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What is a Banded Rock Rattlesnake (Crotalus lepidus klauberi)

What is a Banded Rock Rattlesnake

What is a Banded Rock Rattlesnake

A juvenile Banded Rock Rattlesnake, Crotalus lepidus klauberi, coiled defensively on red leaves

Banded Rock Rattlesnake Overview

The Banded Rock Rattlesnake is a decently small but definitely fierce rattlesnake that lives in the American southwest and parts of northern Mexico. Maybe not super fierce because they prefer to spend their time hiding under rocks in canyons, as well as grasslands and pine forests. They also prefer to not use their rattle to bring attention to them but rather lay low and let their camouflage blend them into their surroundings.

The Banded Rock Rattlesnake are fast snakes that use thermal and vibration detection to see larger predators like humans or other mammals to ensure it can avoid them the best it can. In all reality, this snake is actually pretty docile as far as wild snakes are concerned but just because they would rather avoid confrontation, it doesn’t mean they won’t strike if they need to.

Banded Rock Rattlesnakes, like most other rattlesnakes, can inject venom into their victims which will cause havoc around the bite wound as well as deeper into the body if you’re unlucky. Their venom consists mainly of hemotoxins which causes blood to no longer act like blood. When hemotoxin is introduced into the body, red blood cells are destroyed causing widespread hemorrhaging, muscle damage, and even organ damage.

Now with all that being said, it sounds like a bite from this snake is horrible and while it can be nasty, it rarely gets bad enough to where it kills someone as long as they get immediate medical attention to treat the venom. 

Thankfully Banded Rock Rattlesnakes venom is not nearly as potent as a Mojave Green Rattlesnake and they don’t pump nearly as much venom into you as a Western Diamondback Rattlesnake would but they should still be treated with respect and caution.

Every rattlesnake bite could lead to death if left untreated so don’t try to tough it out even if it’s from a “lesser” rattlesnake.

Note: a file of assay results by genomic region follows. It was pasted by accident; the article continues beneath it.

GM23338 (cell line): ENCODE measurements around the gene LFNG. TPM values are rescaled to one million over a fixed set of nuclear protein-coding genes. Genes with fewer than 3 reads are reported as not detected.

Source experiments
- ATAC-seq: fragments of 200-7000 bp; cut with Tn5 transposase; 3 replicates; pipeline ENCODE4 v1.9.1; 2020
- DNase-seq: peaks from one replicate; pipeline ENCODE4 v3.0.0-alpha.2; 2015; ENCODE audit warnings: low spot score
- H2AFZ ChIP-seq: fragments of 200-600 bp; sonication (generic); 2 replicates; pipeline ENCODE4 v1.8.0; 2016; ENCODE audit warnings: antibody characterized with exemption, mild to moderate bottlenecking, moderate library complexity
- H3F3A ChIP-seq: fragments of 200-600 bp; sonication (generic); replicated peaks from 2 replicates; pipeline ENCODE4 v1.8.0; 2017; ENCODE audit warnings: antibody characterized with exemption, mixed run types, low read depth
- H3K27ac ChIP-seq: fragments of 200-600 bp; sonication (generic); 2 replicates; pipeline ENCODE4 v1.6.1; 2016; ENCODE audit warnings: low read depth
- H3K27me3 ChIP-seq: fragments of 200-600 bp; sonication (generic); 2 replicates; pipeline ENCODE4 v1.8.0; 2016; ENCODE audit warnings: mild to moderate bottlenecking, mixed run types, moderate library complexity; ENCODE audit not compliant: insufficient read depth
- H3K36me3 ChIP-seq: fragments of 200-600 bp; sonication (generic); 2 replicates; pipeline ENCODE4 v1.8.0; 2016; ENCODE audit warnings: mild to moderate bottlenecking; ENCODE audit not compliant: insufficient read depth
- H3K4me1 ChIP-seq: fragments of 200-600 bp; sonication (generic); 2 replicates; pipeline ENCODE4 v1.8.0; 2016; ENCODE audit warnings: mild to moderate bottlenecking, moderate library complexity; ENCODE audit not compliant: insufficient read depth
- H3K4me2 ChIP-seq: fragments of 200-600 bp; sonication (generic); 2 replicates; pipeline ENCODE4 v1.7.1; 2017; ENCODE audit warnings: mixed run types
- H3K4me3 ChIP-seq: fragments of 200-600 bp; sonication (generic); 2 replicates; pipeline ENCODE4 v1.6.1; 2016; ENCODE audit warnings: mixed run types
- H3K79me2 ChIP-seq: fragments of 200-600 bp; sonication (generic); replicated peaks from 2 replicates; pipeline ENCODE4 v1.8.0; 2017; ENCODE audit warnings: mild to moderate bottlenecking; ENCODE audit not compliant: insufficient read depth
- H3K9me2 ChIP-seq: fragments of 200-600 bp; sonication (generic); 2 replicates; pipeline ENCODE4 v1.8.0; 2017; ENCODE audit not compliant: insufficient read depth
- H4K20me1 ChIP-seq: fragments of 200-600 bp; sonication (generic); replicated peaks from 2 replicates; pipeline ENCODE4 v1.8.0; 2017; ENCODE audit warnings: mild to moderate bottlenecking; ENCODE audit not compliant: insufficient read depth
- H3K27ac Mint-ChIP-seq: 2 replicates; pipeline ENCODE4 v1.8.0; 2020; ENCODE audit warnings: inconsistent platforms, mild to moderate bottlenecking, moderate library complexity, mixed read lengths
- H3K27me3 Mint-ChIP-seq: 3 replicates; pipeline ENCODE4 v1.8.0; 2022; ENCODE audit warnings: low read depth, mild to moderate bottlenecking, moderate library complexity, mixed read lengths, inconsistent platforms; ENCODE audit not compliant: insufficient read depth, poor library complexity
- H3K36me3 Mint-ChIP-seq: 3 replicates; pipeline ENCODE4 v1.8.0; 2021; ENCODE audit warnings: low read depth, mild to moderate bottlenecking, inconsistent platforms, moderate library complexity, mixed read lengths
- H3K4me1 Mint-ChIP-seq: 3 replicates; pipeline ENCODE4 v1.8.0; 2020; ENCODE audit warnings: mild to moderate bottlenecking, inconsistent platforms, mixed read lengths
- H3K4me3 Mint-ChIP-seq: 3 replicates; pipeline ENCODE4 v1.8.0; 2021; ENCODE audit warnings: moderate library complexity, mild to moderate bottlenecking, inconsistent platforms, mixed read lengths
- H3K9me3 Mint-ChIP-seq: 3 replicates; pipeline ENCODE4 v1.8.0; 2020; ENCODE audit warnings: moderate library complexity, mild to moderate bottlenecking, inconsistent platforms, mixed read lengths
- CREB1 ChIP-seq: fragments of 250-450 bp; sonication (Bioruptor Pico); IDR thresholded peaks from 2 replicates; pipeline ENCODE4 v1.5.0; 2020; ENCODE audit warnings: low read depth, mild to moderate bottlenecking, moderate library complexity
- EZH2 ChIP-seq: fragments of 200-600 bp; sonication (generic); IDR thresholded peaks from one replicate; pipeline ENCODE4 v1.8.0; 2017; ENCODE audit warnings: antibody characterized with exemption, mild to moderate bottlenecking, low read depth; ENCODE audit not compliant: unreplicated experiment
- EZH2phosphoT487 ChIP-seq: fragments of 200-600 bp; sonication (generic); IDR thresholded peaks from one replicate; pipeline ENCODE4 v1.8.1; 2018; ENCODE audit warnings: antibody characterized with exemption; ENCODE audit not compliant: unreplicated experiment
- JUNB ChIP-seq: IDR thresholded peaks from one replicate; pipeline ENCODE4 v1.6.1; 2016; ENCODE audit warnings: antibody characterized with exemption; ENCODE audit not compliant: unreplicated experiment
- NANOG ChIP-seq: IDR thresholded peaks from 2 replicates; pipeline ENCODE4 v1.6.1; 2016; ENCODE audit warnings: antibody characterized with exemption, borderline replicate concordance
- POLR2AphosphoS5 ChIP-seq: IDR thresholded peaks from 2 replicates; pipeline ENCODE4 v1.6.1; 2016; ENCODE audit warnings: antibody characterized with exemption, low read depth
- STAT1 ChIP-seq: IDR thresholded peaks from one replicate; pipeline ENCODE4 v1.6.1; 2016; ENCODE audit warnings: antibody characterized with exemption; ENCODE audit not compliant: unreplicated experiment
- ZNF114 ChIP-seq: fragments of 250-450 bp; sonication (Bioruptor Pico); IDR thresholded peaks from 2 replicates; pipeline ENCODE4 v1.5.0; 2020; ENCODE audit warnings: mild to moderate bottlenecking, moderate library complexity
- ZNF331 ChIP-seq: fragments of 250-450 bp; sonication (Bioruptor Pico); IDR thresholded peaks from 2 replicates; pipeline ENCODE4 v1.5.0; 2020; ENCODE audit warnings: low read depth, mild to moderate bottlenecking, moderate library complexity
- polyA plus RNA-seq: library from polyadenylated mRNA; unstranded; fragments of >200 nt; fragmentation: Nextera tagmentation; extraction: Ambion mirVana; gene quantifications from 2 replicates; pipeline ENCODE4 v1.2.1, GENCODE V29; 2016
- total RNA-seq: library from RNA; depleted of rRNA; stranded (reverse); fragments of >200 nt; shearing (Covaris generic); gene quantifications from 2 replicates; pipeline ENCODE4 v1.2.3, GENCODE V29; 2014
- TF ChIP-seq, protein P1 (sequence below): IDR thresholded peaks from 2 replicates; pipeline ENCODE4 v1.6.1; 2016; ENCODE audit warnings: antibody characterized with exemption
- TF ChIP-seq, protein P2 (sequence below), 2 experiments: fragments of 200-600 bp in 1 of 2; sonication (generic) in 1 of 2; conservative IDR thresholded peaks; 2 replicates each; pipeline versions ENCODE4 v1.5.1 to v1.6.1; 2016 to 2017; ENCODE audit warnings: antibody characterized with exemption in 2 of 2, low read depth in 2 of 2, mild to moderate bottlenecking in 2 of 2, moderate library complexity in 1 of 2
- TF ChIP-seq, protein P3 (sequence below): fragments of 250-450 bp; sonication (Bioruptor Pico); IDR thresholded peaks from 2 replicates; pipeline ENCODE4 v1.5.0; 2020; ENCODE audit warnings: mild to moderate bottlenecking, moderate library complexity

Related Article >> Snakes in Nevada


  • Kingdom: Animalia
  • Phylum: Chordata
  • Class: Reptilia
  • Order: Squamata
  • Suborder: Serpentes
  • Family: Viperidae
  • Genus: Crotalus
  • Species: lepidus
  • Subspecies: klauberi

Related Article >> Reptiles

Size and Body Description

For a majority of the time, Banded Rock Rattlesnakes will be gray or light gray in color with dark gray or black bands that run the length of its body. Often times, you will see spotting in between the bands which can give it a speckled appearance, much like the Speckled Rattlesnake

These snakes will have a small, triangle shape head with a narrow neck that leads to a medium sized, but thick, body. 


Banded Rock Rattlesnakes will grow anywhere from 16 to 27 inches in length making it a small to medium sized rattlesnake. Some males have been known to reach lengths of 31 inches.


These snakes will prey on invertebrates, small mammals, birds and even other snakes.


Even though information is limited on Banded Rock Snakes mating habits, its thought that mating is in the summer months of July to late August. Females will give live birth to around 2 to 8 snakes at a time in the spring. 

Where Found

You can expect to find the Banded Rock Rattlesnake in the American southwest as well as northern and central Mexico.

In the U.S, you can find these snakes in southeastern Arizona, New Mexico, and western Texas.

If you’re in Mexico, Banded Rock rattlesnakes can be found in Chihuahua, Coahuila, Durango, Jalisco, Nuevo Leon, San Luis Potosi, Sonora, Zacatecas, and Tamaulipas.

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What is a Banded Rock Rattlesnake